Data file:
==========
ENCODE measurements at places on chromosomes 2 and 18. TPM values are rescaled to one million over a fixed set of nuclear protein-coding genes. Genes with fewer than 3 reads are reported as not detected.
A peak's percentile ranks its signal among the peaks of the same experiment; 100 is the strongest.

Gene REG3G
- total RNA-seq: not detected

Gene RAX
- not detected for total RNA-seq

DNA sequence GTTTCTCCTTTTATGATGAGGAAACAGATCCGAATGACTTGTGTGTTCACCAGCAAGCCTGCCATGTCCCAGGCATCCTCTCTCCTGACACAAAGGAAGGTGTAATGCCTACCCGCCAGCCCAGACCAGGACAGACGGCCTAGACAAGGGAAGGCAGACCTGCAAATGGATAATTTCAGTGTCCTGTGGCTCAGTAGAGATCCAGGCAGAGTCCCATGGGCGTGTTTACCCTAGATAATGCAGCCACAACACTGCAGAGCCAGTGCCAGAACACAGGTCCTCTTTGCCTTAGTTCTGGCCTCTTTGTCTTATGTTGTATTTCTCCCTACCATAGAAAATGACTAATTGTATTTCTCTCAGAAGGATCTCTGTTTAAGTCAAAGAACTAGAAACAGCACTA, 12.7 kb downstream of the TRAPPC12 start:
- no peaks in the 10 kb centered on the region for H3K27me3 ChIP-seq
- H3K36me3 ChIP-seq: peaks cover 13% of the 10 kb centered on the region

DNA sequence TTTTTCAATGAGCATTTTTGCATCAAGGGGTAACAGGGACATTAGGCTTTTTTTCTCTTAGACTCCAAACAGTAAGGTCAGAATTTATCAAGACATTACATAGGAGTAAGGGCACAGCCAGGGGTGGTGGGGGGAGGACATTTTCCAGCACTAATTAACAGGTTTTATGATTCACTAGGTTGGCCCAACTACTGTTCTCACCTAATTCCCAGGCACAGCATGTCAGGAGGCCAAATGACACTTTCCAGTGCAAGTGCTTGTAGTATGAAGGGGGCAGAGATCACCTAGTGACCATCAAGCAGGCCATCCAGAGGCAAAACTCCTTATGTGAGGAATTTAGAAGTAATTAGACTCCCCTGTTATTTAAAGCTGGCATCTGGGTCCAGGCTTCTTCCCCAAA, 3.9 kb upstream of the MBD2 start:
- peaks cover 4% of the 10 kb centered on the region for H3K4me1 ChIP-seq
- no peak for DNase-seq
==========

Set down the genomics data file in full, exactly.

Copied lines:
ENCODE measurements at places on chromosomes 2 and 18. TPM values are rescaled to one million over a fixed set of nuclear protein-coding genes. Genes with fewer than 3 reads are reported as not detected.
A peak's percentile ranks its signal among the peaks of the same experiment; 100 is the strongest.

Gene REG3G
- total RNA-seq: not detected

Gene RAX
- not detected for total RNA-seq

DNA sequence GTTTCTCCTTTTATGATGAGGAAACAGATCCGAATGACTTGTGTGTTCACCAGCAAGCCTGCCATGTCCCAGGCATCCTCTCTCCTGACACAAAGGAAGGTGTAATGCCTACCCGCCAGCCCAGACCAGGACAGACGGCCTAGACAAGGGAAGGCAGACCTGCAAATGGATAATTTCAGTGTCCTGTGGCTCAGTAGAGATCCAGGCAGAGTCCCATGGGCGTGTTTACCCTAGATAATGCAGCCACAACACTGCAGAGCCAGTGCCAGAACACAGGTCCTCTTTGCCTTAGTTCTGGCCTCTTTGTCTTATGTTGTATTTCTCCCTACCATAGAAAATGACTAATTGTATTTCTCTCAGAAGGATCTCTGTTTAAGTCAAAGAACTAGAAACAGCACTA, 12.7 kb downstream of the TRAPPC12 start:
- no peaks in the 10 kb centered on the region for H3K27me3 ChIP-seq
- H3K36me3 ChIP-seq: peaks cover 13% of the 10 kb centered on the region

DNA sequence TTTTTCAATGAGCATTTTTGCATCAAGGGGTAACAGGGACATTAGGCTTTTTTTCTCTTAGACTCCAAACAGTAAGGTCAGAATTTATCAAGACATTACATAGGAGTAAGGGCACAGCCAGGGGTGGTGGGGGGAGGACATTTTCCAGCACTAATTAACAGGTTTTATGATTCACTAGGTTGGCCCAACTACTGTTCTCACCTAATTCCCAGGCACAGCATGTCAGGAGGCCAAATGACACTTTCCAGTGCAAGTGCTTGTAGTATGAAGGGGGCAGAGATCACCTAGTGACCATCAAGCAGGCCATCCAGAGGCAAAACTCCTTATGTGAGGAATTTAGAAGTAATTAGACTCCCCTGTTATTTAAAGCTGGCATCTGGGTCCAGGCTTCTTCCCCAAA, 3.9 kb upstream of the MBD2 start:
- peaks cover 4% of the 10 kb centered on the region for H3K4me1 ChIP-seq
- no peak for DNase-seq